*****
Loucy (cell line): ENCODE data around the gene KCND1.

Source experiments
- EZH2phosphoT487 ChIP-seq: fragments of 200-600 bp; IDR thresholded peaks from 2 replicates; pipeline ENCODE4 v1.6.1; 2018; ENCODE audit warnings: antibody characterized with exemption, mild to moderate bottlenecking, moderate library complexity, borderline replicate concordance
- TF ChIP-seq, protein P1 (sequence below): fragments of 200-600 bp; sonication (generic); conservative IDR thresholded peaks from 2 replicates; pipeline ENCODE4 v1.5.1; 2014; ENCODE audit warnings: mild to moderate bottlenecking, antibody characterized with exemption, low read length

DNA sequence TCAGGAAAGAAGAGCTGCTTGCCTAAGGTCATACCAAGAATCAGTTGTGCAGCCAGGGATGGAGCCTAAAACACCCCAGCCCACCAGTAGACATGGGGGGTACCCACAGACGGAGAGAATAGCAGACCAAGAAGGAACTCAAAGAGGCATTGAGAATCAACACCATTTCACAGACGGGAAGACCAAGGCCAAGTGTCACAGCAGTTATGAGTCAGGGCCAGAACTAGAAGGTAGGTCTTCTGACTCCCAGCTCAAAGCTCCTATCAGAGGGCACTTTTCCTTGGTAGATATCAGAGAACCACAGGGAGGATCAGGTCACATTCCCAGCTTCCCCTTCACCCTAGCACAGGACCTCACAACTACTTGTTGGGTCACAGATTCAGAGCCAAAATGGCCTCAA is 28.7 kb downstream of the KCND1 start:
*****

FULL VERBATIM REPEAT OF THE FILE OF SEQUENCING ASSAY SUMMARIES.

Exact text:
Loucy (cell line): ENCODE data around the gene KCND1.

Source experiments
- EZH2phosphoT487 ChIP-seq: fragments of 200-600 bp; IDR thresholded peaks from 2 replicates; pipeline ENCODE4 v1.6.1; 2018; ENCODE audit warnings: antibody characterized with exemption, mild to moderate bottlenecking, moderate library complexity, borderline replicate concordance
- TF ChIP-seq, protein P1 (sequence below): fragments of 200-600 bp; sonication (generic); conservative IDR thresholded peaks from 2 replicates; pipeline ENCODE4 v1.5.1; 2014; ENCODE audit warnings: mild to moderate bottlenecking, antibody characterized with exemption, low read length

DNA sequence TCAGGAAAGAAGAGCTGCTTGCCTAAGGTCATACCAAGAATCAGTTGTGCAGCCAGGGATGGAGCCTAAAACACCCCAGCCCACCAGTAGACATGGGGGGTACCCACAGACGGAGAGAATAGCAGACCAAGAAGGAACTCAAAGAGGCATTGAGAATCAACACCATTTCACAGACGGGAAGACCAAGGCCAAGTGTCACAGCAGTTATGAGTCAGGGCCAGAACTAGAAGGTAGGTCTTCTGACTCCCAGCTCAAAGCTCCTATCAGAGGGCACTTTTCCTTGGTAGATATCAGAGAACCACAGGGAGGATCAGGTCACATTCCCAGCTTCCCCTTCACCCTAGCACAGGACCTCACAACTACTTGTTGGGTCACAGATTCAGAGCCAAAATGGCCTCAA is 28.7 kb downstream of the KCND1 start: